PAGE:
French election: Marine Le Pen needs new voters to beat Emmanuel Macron – but plays it safe as campaign ends | World News


Sky News correspondents Adam Parsons and Dominic Waghorn are on the French presidential campaign trail with Emmanuel Macron and Marine Le Pen.

With two days until the crucial run-off vote, here’s their take on the candidates’ final push.

Dominic Waghorn, international affairs editor, in Etaples

Marine Le Pen is behind in the polls and cannot afford to be complacent. In that situation you might think she would be taking risks.

Instead she is playing it safe staying in places where voters like her.

The challenger is struggling to erode Mr Macron’s lead

Today, she was in a town that voted overwhelmingly in her favour in the first round of this election.

She was preaching to the choir here, feted in a market in Etaples, greeted by many as a saviour among the fresh fruit and bric-a-brac stalls.

It was a predictably enthusiastic reception. But will do little to restore her electoral fortunes or find her the new voters she desperately needs.

Marine Le Pen, French far-right National Rally (Rassemblement National) party candidate for the 2022 French presidential election, visits a local market in Etaples on the last day of campaigning, ahead of the second round of the presidential election, France, April 22, 2022. REUTERS/Yves Herman
Ms Le Pen was among supporters in Etaples, near Boulogne

In the last day of campaigning in this election Ms Le Pen’s wheels appear to be spinning. She is having trouble gaining the traction required to narrow Emmanuel Macron’s lead.

These are unpredictable volatile times that have delivered surprises in other democracies.

But French pollsters are more accurate than many, and without a major upset that they have failed to foresee, Mr Macron seems assured of a comfortable victory.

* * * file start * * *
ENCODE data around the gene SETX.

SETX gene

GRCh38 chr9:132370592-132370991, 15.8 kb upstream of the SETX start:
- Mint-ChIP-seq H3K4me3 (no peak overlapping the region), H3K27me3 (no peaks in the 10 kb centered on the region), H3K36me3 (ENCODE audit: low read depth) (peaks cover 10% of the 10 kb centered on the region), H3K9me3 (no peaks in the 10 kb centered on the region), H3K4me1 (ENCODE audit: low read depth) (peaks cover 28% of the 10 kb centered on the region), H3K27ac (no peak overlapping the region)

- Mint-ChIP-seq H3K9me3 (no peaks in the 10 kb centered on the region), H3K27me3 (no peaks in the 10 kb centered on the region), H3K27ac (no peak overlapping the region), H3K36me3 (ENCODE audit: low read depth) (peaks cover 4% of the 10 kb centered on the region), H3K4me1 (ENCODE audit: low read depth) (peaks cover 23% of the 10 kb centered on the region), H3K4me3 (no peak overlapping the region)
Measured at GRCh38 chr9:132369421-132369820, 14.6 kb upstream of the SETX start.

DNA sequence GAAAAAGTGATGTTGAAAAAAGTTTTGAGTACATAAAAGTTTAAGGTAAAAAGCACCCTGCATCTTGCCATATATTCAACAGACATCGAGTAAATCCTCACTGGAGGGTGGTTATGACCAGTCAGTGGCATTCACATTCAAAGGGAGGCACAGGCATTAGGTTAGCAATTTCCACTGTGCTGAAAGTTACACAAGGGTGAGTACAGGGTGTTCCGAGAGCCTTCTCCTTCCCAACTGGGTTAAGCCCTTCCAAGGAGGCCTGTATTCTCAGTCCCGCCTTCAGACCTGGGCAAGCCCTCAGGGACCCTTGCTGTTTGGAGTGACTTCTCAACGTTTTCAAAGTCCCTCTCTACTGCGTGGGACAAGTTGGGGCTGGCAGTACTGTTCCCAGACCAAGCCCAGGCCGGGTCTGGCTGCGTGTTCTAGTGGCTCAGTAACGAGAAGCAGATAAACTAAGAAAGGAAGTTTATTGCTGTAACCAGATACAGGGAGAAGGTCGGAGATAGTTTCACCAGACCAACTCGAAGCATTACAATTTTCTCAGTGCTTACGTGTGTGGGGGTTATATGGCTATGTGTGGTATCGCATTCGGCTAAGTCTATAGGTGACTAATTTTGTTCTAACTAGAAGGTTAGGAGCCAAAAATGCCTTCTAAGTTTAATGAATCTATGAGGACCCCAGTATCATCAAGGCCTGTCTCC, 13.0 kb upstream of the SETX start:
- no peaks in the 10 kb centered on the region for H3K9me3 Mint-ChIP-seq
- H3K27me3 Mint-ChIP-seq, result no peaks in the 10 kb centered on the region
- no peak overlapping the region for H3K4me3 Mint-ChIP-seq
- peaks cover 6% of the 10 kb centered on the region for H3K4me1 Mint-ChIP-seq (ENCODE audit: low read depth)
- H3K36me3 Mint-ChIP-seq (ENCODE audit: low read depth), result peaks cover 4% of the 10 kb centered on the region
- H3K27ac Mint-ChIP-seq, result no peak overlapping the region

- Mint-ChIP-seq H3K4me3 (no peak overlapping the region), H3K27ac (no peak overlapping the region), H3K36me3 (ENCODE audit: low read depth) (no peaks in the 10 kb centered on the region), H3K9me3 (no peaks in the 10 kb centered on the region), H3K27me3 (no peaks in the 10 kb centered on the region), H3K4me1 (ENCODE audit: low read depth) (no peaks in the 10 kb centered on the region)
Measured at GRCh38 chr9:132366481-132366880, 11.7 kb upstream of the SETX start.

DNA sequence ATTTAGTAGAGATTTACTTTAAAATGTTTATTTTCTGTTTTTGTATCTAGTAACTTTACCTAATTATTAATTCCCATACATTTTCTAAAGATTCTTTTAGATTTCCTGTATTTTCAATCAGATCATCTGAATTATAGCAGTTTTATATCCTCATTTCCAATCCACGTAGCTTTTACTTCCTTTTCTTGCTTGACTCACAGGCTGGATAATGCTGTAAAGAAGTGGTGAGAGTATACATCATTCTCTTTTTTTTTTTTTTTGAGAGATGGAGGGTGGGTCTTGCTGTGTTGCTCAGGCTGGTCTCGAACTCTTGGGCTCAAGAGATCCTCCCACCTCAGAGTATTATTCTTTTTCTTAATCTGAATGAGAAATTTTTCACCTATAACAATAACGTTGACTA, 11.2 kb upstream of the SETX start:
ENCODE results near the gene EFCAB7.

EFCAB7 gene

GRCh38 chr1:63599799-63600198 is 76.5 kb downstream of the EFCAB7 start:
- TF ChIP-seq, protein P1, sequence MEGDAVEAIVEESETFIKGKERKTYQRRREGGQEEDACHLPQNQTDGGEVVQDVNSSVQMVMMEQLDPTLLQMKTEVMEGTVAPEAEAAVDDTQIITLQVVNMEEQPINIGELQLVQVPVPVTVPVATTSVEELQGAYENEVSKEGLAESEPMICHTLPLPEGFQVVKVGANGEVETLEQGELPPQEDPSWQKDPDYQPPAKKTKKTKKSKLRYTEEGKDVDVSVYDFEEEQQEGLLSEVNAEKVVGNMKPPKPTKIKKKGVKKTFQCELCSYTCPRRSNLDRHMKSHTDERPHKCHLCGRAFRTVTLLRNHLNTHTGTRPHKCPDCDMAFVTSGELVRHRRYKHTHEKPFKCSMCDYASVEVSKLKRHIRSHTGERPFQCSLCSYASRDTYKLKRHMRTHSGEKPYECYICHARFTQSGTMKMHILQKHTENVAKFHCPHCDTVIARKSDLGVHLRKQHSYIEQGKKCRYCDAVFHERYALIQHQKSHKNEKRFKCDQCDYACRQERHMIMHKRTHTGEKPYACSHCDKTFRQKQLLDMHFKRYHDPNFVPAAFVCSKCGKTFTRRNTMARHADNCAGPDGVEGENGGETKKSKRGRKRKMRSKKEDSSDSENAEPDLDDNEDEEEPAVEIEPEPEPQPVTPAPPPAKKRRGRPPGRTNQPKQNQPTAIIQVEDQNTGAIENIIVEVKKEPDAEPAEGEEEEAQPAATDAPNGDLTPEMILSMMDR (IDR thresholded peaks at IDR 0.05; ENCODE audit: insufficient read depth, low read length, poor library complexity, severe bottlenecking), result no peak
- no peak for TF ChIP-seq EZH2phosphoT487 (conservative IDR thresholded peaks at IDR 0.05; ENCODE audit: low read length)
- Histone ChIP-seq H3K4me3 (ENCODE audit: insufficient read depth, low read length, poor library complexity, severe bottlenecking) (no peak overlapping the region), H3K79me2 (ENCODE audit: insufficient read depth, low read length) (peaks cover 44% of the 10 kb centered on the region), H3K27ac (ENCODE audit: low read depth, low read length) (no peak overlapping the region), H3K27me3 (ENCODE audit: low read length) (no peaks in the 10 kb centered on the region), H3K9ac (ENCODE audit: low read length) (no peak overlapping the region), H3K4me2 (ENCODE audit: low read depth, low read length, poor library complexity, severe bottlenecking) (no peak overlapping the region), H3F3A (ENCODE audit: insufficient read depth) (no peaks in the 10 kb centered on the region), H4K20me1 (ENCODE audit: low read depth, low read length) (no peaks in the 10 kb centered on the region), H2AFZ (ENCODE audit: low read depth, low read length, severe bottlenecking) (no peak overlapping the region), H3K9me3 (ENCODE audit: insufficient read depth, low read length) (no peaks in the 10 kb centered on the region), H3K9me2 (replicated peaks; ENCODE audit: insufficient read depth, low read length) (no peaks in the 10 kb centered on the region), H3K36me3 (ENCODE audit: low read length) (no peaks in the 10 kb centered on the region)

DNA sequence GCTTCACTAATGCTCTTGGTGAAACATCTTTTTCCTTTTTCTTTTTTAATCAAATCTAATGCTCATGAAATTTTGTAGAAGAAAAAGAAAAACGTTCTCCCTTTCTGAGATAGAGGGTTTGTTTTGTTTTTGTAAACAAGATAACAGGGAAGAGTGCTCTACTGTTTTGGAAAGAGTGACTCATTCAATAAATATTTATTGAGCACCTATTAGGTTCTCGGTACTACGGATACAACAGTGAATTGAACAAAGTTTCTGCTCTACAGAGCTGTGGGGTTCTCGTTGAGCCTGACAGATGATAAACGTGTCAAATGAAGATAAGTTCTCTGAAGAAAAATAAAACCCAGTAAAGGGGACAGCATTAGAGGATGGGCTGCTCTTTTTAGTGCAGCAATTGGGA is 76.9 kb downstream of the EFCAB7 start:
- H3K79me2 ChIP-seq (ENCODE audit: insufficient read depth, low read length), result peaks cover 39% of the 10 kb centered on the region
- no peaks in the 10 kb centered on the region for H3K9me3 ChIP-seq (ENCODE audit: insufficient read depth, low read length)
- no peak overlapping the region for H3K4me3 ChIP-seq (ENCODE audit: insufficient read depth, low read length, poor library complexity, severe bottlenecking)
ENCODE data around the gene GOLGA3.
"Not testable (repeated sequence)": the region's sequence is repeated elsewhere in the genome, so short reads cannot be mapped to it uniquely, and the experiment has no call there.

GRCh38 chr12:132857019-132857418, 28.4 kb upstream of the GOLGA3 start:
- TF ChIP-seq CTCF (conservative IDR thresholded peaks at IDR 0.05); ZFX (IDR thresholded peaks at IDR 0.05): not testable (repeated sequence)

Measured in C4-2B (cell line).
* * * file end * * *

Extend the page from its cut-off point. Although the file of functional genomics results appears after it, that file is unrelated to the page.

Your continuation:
By Adam Parsons, Europe correspondent, in Figeac

Emmanuel Macron finished his election campaign in a setting almost too perfectly French to be true.

Figeac, in the Lot region of southern France, was bathed in sunshine, glinting off its old, sandy market square buildings. Around it lies a calming pastoral landscape. Normally, it’s a tranquil place; today – not so much.

Pic: AP
The president is well practised at being a crowd pleaser. Pic: AP

By the time he arrived in the heart of the town, there was a big crowd to meet him.

In reality, it was probably just four or five hundred but here, squeezed between small streets and tall buildings, it was a pressing crowd, and the noise reverberated.

Macron loved it. Whatever you might think of him as a politician, and my goodness he has his critics, he is a showman.

So we had all the familiar traits – the big smiles, talking without notes, interacting with his audience.

Where’s Macron? The president was surrounded in the streets of Figeac

He was heckled by a group of protesters, who unfurled a banner protesting against privatisation. Macron looked up at them, and told them how lucky they were to live in a democracy where they could, as he put it, “harangue the president”.

Halfway through his speech, the suit jacket was pulled off, and the shirt sleeves rolled up.

There was the rallying call about protecting the values of the Republic and then, cacophonously, came the national anthem and, pointedly, Beethoven’s Ode to Joy, anthem of the European Union.

And the message from all this? Not just the scripted ones – about his competence with the economy, his experience, his acumen in foreign affairs, but also something less overt.

French President Macron, candidate for his re-election, campaigns in Figeac
Mr Macron rolled up his sleeves for a final day of campaigning

This was a denouement that was framed by the theme of reassurance – here, in a village of almost ludicrous Frenchness, the president was assuring his people that he was a safe choice, that he cherished his country and that he would protect its traditions.

Marine Le Pen, he has always argued, is a danger to French values.

Indeed, he said her threat to ban a head-dress worn by many Muslim women risked causing “a civil war”. Sunday’s election, he told the crowd here, was a referendum on France’s devotion to democracy, secularism and unity.

He left the stage but then spent ages shaking hands, listening to questions from locals and smiling for photos. For him, the campaign is over.

It’s up to France to decide whether to back continuity or radical change.

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